Evidence doesn’t support tight glycemic control



The scientific evidence does not support tight glycemic control as a means to prevent the complications of type 2 diabetes, even though most clinical practice guidelines, quality-of-care measures, quality improvement interventions, and academic and clinical statements unequivocally endorse tight glycemic control for that purpose, according to a report published online Aug. 23 in Circulation: Cardiovascular Quality and Outcomes.

There is an enormous disconnect between the widespread consensus that tight glycemic control is essential on the one hand, and the overwhelming data demonstrating that it doesn’t prevent 10 of the 11 micro- and macrovascular complications that matter most to patients on the other hand. “This consensus and its downstream consequences to practice, policy, and research” must be recalibrated, said Rene Rodriguez-Gutierrez, MD, and Victor M. Montori, MD, both of the Knowledge and Evaluation Research Unit, Division of Endocrinology, Mayo Clinic, Rochester, Minn.


They systematically reviewed the current evidence regarding tight glycemic control (achieving hemoglobin A1c under 7%) published in the five “most impactful” general medical journals (the New England Journal of Medicine, the Lancet, JAMA, the British Medical Journal, and Annals of Internal Medicine) and the two most impactful specialty journals (Diabetes Care and the Journal of the American College of Cardiology) between 2006 and 2015. This included 328 research articles, 16 sets of treatment guidelines, 11 meta-analyses, and five large, randomized clinical trials and their extension studies, as well as relevant letters, commentaries, and editorials. They also reviewed national guidelines and standards of care published in all languages during the study period.

The investigators focused on the effect of tight glycemic control, as opposed to looser control, on 11 outcomes most important to patients: end-stage renal disease or the need for dialysis, renal death, blindness, clinical neuropathy, microalbuminuria, retinal photocoagulation, all-cause mortality, cardiovascular mortality, nonfatal MI, fatal and nonfatal stroke, and peripheral vascular events or amputations.

Regarding the microvascular complications, good evidence shows that tight glycemic control has no significant impact on the risk of end-stage renal disease, renal death, blindness, or clinical neuropathy, and that there is no threshold HbA1c effect on risk. Moreover, the incidence of such complications is very low (less than 6%). Nevertheless, “practice guidelines and published statements offer a consistent and confident consensus, with 100% of the guidelines and 77%-100% of academic and clinical statements in favor of tight glycemic control to prevent microvascular complications,” according to Dr. Rodriguez-Gutierrez and Dr. Montori (Circ Cardiovasc Qual Outcomes. 2016 Aug 23;9:00-00. doi: 10.1161/CIRCOUTCOMES.116.002901).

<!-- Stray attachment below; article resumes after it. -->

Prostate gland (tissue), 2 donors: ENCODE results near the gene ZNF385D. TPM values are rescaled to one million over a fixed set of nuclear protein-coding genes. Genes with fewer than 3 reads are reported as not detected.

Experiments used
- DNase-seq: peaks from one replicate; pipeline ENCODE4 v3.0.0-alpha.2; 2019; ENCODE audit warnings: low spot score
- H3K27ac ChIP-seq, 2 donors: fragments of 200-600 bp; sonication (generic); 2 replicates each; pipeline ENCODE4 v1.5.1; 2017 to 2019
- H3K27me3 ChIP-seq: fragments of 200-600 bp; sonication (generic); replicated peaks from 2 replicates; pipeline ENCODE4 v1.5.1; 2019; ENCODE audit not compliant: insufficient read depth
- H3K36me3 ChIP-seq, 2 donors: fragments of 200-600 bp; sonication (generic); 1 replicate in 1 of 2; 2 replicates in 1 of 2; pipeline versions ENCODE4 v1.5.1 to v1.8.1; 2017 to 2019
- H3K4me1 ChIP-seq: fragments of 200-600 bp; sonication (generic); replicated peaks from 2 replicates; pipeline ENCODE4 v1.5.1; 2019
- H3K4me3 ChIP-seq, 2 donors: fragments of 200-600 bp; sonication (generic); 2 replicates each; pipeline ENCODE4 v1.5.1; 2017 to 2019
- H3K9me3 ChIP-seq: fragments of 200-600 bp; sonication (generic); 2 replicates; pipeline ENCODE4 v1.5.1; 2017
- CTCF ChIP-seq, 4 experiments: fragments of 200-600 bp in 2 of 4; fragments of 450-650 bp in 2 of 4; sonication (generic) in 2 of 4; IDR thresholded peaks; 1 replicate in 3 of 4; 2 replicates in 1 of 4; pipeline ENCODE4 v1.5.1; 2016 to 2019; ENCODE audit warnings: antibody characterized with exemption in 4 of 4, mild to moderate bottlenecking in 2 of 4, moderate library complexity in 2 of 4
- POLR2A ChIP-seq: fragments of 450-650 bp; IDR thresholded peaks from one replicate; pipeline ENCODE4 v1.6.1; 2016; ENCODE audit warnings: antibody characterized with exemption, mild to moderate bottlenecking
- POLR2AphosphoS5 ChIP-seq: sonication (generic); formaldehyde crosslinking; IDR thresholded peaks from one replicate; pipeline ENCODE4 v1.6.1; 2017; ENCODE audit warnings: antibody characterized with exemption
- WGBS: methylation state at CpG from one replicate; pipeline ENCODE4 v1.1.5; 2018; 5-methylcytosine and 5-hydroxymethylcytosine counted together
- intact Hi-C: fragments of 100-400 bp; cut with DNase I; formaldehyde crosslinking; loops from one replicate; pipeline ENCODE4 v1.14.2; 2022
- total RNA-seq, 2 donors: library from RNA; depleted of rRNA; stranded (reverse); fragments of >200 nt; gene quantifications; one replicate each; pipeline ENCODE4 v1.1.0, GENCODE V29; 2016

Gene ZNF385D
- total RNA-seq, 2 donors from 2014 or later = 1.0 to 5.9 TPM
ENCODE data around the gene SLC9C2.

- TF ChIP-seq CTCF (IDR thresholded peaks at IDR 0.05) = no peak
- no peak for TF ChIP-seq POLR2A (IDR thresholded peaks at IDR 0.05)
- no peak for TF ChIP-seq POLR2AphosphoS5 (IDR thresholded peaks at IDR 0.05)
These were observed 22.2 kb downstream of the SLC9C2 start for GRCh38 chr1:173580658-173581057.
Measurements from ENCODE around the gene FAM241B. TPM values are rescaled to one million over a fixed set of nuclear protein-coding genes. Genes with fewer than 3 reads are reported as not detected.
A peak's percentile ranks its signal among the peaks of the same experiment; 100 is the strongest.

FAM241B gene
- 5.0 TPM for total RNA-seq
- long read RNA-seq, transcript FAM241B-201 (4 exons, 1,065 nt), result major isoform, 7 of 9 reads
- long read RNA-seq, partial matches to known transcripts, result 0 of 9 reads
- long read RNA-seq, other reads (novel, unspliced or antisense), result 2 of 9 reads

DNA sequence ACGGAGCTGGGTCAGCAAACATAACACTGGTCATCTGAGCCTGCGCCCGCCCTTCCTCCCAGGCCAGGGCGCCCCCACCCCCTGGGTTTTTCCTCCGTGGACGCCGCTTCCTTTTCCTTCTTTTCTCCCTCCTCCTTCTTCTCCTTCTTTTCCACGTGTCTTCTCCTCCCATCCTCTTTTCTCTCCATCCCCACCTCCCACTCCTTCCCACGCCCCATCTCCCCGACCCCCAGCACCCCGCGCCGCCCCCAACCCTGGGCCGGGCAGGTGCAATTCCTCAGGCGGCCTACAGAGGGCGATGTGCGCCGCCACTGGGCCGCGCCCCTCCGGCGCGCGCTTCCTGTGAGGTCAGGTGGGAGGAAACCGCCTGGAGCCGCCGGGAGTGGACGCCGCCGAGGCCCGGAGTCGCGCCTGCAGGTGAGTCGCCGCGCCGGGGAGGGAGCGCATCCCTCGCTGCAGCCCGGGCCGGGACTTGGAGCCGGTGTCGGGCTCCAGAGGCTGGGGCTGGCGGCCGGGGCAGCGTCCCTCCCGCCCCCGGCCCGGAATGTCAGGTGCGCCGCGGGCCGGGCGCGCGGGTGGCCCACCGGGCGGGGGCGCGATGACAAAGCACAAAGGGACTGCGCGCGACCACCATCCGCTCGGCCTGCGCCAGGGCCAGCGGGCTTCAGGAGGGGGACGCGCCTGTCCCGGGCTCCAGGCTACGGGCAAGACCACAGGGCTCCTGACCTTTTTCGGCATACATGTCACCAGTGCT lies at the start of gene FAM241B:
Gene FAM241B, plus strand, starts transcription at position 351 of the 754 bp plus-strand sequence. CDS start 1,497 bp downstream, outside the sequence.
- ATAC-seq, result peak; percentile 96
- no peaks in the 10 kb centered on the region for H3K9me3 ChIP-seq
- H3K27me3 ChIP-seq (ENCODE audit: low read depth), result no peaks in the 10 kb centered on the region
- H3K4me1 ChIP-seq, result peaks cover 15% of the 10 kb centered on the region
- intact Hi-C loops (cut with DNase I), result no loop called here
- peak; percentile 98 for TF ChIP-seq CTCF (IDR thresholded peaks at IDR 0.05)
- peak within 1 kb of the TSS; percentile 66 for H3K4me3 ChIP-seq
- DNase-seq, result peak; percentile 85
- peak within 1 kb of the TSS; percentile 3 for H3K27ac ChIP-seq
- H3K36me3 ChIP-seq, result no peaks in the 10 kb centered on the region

Regarding the macrovascular complications, the evidence consistently shows that tight glycemic control exerts no significant effect on all-cause or cardiovascular mortality or on fatal or nonfatal stroke. The putative protective effect reported on amputations is “imprecise,” as it is based on very few such events. The only protective effect of tight glycemic control in this category of complications is that it reduces the risk of nonfatal MI by 15%.

Since the publication of the ACCORD trial, which clearly questioned the ability of tight glycemic control to prevent macrovascular complications, the consensus on this point has “withered.” At present, 64%-79% of published statements now express “uncertainty and skepticism” that tight glycemic control is essential. Yet two sets of guidelines – the American Diabetes Association standards published in 2003 and 2004 – did so.

The study findings indicate that despite good evidence to the contrary, the unsupported “consensus” on tight glycemic control drives most guidelines and quality-of-care interventions. It also underlies “the Food and Drug Administration policy to approve diabetes mellitus drugs only on the basis of their antihyperglycemic effect, without requiring evidence of reduction in the risk of complications,” the investigators said.

“This consensus is also driving studies such as the National Institutes of Health–funded GRADE trial comparing antihyperglycemic drugs on their ability to reduce HbA1c, rather than to reduce the risk of diabetes complications,” they added.

The narrow focus on tight glycemic control has undercut research on other possible interventions to prevent these complications. There are zero trials currently under way assessing treatment possibilities other than drugs that reduce hyperglycemia, and there are zero evidence-based therapies either mentioned in guidelines or routinely prescribed to patients for preventing these complications, Dr. Rodriguez-Gutierrez and Dr. Montori wrote.

“A careful and thoughtful recalibration” is needed. “Today, patients with type 2 diabetes, at least in some parts of the world, seem to live longer lives with fewer complications. The evidence summarized here requires us to explore factors other than tight glycemic control to explain this improvement and better address the diabetes epidemic,” they noted.

This study was supported by the National Center for Advancing Translational Sciences, a component of the National Institutes of Health. Dr. Rodriguez-Gutierrez and Dr. Montori reported having no relevant financial disclosures.

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